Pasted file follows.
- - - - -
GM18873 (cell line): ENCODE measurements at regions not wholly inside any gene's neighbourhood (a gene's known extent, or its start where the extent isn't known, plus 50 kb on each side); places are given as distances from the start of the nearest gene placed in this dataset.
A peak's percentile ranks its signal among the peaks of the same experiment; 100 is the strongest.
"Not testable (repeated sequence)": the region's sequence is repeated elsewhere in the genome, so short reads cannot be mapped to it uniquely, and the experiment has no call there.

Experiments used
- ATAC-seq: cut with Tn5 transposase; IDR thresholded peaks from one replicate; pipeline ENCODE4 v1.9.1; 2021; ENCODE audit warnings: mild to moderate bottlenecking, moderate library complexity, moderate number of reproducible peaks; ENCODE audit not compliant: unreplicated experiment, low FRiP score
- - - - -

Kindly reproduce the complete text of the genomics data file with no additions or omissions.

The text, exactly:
GM18873 (cell line): ENCODE measurements at regions not wholly inside any gene's neighbourhood (a gene's known extent, or its start where the extent isn't known, plus 50 kb on each side); places are given as distances from the start of the nearest gene placed in this dataset.
A peak's percentile ranks its signal among the peaks of the same experiment; 100 is the strongest.
"Not testable (repeated sequence)": the region's sequence is repeated elsewhere in the genome, so short reads cannot be mapped to it uniquely, and the experiment has no call there.

Experiments used
- ATAC-seq: cut with Tn5 transposase; IDR thresholded peaks from one replicate; pipeline ENCODE4 v1.9.1; 2021; ENCODE audit warnings: mild to moderate bottlenecking, moderate library complexity, moderate number of reproducible peaks; ENCODE audit not compliant: unreplicated experiment, low FRiP score